2nd week in May 2012, It was 3 years ago when cleaning old stock from the dark basement that he came across a book entitled ‘Physic Transformational Meditation, as Practiced by the North Korean Talesi Monks.’ Little is known of the Talesi Monks, and it was the only book Stanley discovered on the subject after extensive searches of local libraries, the Internet and retail bookshops.

Feared by their Japanese rulers in the early 1900s and the secretive North Korean regime all Talesi monasteries had been systematically destroyed, their practices outlawed, old monks sent to isolation camps and the separated young to state re-education programmes. The book brought instant warmth to his hands when he picked it up, which had encouraged him to set it aside. Upon opening the book, he discovered a small white-foiled package, which was acting as a bookmark for the section entitled ‘Teaki the practice of dreaming and dying.’

The little white-foiled packet contained a single seed. An individual child Stanley was born to parents who were much older than any of his peers. By 15, he became the part-time carer for his aging parents. His parents had both died while Stanley was in his 50s. Now he found himself at 71 years old living alone in the house where he was born, brought up and no doubt one day would die in. Reflecting on his circumstances, he knew his choices, which he had made without regret.

To avoid the constant disputes between neighbours, children beavering away like a colony of worker ants intent on dismantling the housing estate brick by brick and the regular intrusion of police raids seeking to extract the latest suspect for questioning Stanley timed his arrival home in the early evening. It was March when Stanley planted the seed and placed the small pot by the kitchen window. He had tendered to its every need with daily dedication. When the foliage was about 2 inches long, he feeds the plant a high nitrogen food to encourage foliage and stem growth. When the stems started to elongate, he had decreased the nitrogen feed to promote a full bloom. During late May, the buds began to open and expose the delicate dark red petals.

The following morning Stanley had followed his routine. With a spade in one hand and potted rose in the other Stanley made his way to the large grassed common area that lay in the centre of the housing estate. In the heart of the common area, he dug a small hole, knelt down, planted the rose and stood back. Immediately the sun’s rays broke through the morning clouds. A tender, sweet smell emerged from the rose and entered Stanley’s nostrils. He stood perfectly still. It was one hour before his neighbour Angie Ward, who had been peering at Stanley for 45 minutes through her bedroom curtains, came over to see what he was doing.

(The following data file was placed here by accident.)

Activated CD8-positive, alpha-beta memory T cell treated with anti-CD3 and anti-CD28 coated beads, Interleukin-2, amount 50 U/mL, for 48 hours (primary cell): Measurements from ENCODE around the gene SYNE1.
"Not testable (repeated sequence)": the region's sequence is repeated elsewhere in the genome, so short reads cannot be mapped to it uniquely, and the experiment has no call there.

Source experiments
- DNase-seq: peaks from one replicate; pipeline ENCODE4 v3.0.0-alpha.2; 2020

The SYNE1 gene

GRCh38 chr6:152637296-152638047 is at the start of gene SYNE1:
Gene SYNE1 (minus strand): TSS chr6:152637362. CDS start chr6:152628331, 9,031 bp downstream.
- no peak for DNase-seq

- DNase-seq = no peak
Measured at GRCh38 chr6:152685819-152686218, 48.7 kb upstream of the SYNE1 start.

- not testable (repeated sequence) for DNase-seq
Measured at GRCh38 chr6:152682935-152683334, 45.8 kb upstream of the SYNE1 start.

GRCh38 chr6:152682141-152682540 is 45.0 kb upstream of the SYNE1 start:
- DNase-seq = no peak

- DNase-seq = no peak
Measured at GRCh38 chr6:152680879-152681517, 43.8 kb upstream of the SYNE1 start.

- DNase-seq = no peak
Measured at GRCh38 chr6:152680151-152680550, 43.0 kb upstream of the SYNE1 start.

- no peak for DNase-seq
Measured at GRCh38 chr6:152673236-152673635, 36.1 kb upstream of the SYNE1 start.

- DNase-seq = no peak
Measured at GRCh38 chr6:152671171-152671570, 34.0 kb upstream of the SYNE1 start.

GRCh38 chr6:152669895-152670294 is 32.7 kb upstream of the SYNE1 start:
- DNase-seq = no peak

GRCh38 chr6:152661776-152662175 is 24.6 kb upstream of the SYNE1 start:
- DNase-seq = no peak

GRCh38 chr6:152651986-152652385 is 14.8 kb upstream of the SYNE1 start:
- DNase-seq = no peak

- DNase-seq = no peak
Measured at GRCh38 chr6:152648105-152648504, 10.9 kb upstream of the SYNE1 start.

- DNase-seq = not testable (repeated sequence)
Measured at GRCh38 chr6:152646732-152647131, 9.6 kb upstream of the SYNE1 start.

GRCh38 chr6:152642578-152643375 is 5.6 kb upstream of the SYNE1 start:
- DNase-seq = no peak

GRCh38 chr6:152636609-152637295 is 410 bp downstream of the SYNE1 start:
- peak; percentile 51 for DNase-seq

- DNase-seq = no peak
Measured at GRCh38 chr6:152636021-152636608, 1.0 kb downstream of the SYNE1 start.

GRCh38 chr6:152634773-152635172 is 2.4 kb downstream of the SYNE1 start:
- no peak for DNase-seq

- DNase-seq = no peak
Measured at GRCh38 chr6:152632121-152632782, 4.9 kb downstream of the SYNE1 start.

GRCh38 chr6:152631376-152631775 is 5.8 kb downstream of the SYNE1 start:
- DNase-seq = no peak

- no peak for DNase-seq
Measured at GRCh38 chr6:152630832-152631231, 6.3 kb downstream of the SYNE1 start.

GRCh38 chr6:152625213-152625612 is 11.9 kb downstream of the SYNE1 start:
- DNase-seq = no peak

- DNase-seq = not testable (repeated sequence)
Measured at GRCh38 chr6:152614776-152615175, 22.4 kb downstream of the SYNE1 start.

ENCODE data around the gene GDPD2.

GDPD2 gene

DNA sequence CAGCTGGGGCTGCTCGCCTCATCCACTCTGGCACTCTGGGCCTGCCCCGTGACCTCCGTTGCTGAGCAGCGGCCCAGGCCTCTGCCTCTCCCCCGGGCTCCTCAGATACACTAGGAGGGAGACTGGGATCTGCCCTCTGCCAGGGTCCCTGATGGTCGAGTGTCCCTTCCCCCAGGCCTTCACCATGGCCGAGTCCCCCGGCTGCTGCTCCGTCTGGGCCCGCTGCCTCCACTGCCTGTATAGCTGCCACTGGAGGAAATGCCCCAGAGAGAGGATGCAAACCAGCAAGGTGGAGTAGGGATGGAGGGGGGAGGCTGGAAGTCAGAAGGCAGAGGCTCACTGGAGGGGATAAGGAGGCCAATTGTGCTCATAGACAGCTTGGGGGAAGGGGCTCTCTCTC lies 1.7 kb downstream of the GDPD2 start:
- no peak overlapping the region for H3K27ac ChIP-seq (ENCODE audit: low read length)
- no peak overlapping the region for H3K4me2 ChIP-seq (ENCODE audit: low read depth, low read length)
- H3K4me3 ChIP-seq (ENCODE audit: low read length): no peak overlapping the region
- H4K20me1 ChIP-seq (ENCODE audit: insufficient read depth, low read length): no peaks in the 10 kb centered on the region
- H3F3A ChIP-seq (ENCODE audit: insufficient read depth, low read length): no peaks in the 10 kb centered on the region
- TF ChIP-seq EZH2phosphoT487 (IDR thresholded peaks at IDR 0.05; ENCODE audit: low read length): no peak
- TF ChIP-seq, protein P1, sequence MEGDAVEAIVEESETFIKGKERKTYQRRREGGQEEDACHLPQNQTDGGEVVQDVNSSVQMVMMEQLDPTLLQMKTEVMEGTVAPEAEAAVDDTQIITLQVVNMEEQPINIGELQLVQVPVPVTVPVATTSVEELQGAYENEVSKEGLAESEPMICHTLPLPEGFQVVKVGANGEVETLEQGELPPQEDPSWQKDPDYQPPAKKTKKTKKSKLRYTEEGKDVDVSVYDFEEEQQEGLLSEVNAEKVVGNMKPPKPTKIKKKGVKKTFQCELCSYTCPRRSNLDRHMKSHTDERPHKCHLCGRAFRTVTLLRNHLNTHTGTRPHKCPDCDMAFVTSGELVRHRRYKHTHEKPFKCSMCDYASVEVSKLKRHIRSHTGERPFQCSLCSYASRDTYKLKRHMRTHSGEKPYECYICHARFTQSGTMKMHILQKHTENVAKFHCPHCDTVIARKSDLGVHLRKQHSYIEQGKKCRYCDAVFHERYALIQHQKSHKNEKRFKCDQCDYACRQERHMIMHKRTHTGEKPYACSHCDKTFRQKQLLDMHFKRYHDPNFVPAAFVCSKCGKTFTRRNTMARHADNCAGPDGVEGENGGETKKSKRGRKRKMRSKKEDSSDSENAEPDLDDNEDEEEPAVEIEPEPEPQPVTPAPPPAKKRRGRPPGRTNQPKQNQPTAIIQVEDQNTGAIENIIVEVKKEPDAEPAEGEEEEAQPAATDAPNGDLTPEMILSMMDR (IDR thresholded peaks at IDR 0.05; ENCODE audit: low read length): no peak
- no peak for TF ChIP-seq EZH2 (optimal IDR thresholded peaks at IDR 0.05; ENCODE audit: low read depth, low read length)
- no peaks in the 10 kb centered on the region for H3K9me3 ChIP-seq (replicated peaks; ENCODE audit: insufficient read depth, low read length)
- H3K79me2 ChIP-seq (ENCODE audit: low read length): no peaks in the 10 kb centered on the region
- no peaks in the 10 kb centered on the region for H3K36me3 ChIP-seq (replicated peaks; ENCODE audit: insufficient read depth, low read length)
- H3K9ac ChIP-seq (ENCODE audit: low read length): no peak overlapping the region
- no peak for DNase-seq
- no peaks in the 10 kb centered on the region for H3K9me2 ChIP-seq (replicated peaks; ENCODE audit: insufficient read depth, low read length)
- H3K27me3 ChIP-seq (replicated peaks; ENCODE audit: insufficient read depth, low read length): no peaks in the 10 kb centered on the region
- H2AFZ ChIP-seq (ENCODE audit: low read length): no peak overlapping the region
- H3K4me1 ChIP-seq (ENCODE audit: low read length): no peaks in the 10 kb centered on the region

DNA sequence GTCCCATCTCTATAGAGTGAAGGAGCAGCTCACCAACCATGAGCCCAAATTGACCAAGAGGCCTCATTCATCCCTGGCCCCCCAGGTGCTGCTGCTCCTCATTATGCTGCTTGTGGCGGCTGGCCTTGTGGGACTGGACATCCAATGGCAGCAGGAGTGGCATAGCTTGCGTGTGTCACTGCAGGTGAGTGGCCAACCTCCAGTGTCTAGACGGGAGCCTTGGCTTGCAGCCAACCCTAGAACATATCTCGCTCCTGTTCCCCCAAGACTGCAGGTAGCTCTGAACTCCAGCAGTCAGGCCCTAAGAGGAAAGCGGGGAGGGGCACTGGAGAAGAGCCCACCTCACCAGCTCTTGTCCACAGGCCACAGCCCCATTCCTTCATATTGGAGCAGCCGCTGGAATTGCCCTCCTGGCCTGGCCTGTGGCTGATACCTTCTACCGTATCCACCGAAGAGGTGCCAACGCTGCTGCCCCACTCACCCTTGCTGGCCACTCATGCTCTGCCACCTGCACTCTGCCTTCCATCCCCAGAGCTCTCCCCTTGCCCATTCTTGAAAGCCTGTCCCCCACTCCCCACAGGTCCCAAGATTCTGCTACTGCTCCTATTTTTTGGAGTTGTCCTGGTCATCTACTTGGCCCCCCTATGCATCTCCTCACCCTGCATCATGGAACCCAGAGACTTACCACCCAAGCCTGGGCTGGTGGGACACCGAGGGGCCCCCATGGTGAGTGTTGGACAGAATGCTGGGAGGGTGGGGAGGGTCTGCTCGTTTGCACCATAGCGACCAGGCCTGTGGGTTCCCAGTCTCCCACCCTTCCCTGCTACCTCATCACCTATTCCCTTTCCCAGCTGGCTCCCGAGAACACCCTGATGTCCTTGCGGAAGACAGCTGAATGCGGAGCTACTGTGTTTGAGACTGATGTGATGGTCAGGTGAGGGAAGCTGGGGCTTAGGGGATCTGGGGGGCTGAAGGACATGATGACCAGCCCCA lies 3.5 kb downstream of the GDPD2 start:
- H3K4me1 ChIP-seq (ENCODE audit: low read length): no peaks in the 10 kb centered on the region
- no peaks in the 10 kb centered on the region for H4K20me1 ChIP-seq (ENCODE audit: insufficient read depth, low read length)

2nd-week June 2012When Angie Ward caught a smell of the tender fragrance she too immediately stood still, relaxed, let out a deep sigh and closed her eyes.Next, it’s was Tom Ridbridge, the neighbourhood thug who was to succumb then Jenny Heartbelt, one by one this reoccurrence was maintained until 11.45am. By this time every resident of the estate was standing in a large circle 100 people deep, in a state of total bliss and calm.

By 12noon the police were in attendance, but were powerless due to the numbers and density of the residents they could not access the centre of the circle to ascertain the cause nor were they able to smell the fragrance of the red rose. No matter how many times they demanded information the residents did not respond and only continued to remain silent, head slightly bowed, as if in deep sleep.

TV crews from the local media arrived. Politicians, who had not been seen on the estate for many years pronounced theories and point accusations at their opponents. Noble people from the town hall held discussions into the phenomena, which was taking place in their jurisdiction and without their consent. They passed emergency resolutions demanding the residents to disband and return home, but to no avail. As the day slowly became, night police helicopters hovered above with piercing searchlights scanning the crowd below. Barriers were erected to prevent people from entering or leaving the estate. At 11 pm the chief of police Edmond Clarke addressed the residents through his standard police issue loudhailer, “I have been ordered to disperse you all from this unlicensed gathering. I will give you until midnight to do so. If needed, I will use force, so please disperse peacefully now,” but no response was forthcoming.

At 11.55pm, Stanley opened his eyes, bent down and removed the red rose from the soil and placed it back into the pot. He stood up and like a regimented army his fellow residents slowly came to their senses, smiled, turned and calmly started to make their way back to their homes in silence.

10 am the day after; Stanley was sitting in his front room enjoying a cup of tea when he realised a calmness he had not felt for a long time was emanating from the streets outside. Calmness he had not experienced since before his parents had died. He glanced at the rose, which he had placed on the living room table. Its colour had drained. Leaning forwards Stanley took a photograph with his Polaroid Camera and wrote a single word and the date on the photo.

He sat back, closed his eyes, inhaled gently, smiled, and exhaled a deep sigh followed by a low murmur. His hands relaxed and opened on each arm of the chair. His body eased into the contours of the seat. A warm glow appeared in front of him.